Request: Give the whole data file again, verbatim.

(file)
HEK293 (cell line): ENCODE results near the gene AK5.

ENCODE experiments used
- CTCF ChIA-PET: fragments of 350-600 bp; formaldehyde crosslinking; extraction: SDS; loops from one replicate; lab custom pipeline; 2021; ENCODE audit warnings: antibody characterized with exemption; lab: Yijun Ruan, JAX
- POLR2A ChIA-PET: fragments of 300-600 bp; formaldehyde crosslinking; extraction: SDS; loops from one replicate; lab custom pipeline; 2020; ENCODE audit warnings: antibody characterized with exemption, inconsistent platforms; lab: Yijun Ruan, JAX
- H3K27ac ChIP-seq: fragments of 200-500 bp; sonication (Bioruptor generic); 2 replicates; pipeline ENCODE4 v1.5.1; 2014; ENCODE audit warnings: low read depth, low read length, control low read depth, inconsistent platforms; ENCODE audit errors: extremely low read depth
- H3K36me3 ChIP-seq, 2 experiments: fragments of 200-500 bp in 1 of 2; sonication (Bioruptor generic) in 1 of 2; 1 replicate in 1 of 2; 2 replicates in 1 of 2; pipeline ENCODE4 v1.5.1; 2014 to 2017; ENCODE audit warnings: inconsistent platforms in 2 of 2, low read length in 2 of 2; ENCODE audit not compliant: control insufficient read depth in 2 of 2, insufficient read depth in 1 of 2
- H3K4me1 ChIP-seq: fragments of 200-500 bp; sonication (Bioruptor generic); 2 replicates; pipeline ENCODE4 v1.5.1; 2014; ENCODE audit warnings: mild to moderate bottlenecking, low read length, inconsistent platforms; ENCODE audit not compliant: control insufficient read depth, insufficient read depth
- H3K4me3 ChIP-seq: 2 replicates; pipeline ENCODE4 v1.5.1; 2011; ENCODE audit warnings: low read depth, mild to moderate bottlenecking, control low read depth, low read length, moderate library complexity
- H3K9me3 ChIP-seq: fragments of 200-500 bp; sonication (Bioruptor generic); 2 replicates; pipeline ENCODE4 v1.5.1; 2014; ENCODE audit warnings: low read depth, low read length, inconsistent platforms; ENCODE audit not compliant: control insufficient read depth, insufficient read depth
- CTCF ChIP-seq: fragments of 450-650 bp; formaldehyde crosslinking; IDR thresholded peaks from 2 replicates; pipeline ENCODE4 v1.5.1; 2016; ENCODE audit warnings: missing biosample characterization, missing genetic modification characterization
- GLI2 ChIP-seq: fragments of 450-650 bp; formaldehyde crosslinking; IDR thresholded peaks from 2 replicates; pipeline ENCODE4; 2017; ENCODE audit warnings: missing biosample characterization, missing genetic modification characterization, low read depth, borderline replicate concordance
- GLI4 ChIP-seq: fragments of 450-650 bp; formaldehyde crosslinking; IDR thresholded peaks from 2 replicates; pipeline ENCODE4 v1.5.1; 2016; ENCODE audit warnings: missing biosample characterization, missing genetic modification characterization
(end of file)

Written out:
HEK293 (cell line): ENCODE results near the gene AK5.

ENCODE experiments used
- CTCF ChIA-PET: fragments of 350-600 bp; formaldehyde crosslinking; extraction: SDS; loops from one replicate; lab custom pipeline; 2021; ENCODE audit warnings: antibody characterized with exemption; lab: Yijun Ruan, JAX
- POLR2A ChIA-PET: fragments of 300-600 bp; formaldehyde crosslinking; extraction: SDS; loops from one replicate; lab custom pipeline; 2020; ENCODE audit warnings: antibody characterized with exemption, inconsistent platforms; lab: Yijun Ruan, JAX
- H3K27ac ChIP-seq: fragments of 200-500 bp; sonication (Bioruptor generic); 2 replicates; pipeline ENCODE4 v1.5.1; 2014; ENCODE audit warnings: low read depth, low read length, control low read depth, inconsistent platforms; ENCODE audit errors: extremely low read depth
- H3K36me3 ChIP-seq, 2 experiments: fragments of 200-500 bp in 1 of 2; sonication (Bioruptor generic) in 1 of 2; 1 replicate in 1 of 2; 2 replicates in 1 of 2; pipeline ENCODE4 v1.5.1; 2014 to 2017; ENCODE audit warnings: inconsistent platforms in 2 of 2, low read length in 2 of 2; ENCODE audit not compliant: control insufficient read depth in 2 of 2, insufficient read depth in 1 of 2
- H3K4me1 ChIP-seq: fragments of 200-500 bp; sonication (Bioruptor generic); 2 replicates; pipeline ENCODE4 v1.5.1; 2014; ENCODE audit warnings: mild to moderate bottlenecking, low read length, inconsistent platforms; ENCODE audit not compliant: control insufficient read depth, insufficient read depth
- H3K4me3 ChIP-seq: 2 replicates; pipeline ENCODE4 v1.5.1; 2011; ENCODE audit warnings: low read depth, mild to moderate bottlenecking, control low read depth, low read length, moderate library complexity
- H3K9me3 ChIP-seq: fragments of 200-500 bp; sonication (Bioruptor generic); 2 replicates; pipeline ENCODE4 v1.5.1; 2014; ENCODE audit warnings: low read depth, low read length, inconsistent platforms; ENCODE audit not compliant: control insufficient read depth, insufficient read depth
- CTCF ChIP-seq: fragments of 450-650 bp; formaldehyde crosslinking; IDR thresholded peaks from 2 replicates; pipeline ENCODE4 v1.5.1; 2016; ENCODE audit warnings: missing biosample characterization, missing genetic modification characterization
- GLI2 ChIP-seq: fragments of 450-650 bp; formaldehyde crosslinking; IDR thresholded peaks from 2 replicates; pipeline ENCODE4; 2017; ENCODE audit warnings: missing biosample characterization, missing genetic modification characterization, low read depth, borderline replicate concordance
- GLI4 ChIP-seq: fragments of 450-650 bp; formaldehyde crosslinking; IDR thresholded peaks from 2 replicates; pipeline ENCODE4 v1.5.1; 2016; ENCODE audit warnings: missing biosample characterization, missing genetic modification characterization